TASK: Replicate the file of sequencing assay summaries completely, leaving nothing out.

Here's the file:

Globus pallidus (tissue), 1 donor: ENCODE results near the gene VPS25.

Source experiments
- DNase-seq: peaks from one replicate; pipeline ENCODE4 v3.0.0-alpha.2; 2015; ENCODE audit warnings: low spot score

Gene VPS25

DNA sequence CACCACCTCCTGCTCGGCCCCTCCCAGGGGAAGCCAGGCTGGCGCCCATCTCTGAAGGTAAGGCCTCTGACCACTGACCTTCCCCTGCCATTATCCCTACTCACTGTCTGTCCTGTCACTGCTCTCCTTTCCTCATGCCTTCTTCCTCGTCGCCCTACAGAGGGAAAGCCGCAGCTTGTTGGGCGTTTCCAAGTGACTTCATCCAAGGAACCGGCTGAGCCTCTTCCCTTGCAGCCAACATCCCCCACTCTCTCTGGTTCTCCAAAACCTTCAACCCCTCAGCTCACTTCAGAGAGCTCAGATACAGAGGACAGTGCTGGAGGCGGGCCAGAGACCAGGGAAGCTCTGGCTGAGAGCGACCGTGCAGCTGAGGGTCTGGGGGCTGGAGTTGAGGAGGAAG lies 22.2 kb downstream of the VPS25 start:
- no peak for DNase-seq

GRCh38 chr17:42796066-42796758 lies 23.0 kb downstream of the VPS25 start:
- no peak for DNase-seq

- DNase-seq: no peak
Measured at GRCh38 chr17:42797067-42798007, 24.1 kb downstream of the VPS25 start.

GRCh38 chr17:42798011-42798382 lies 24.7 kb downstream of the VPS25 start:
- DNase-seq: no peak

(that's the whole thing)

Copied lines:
Globus pallidus (tissue), 1 donor: ENCODE results near the gene VPS25.

Source experiments
- DNase-seq: peaks from one replicate; pipeline ENCODE4 v3.0.0-alpha.2; 2015; ENCODE audit warnings: low spot score

Gene VPS25

DNA sequence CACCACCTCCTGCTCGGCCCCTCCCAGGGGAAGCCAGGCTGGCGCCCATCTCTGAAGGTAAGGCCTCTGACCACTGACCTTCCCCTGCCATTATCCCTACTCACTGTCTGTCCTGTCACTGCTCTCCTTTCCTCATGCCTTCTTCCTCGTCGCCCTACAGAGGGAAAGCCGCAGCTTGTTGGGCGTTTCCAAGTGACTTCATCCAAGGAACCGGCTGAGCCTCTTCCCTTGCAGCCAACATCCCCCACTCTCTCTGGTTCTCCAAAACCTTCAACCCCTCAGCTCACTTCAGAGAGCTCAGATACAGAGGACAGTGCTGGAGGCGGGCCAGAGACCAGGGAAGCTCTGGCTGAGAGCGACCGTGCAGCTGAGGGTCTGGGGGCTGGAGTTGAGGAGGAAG lies 22.2 kb downstream of the VPS25 start:
- no peak for DNase-seq

GRCh38 chr17:42796066-42796758 lies 23.0 kb downstream of the VPS25 start:
- no peak for DNase-seq

- DNase-seq: no peak
Measured at GRCh38 chr17:42797067-42798007, 24.1 kb downstream of the VPS25 start.

GRCh38 chr17:42798011-42798382 lies 24.7 kb downstream of the VPS25 start:
- DNase-seq: no peak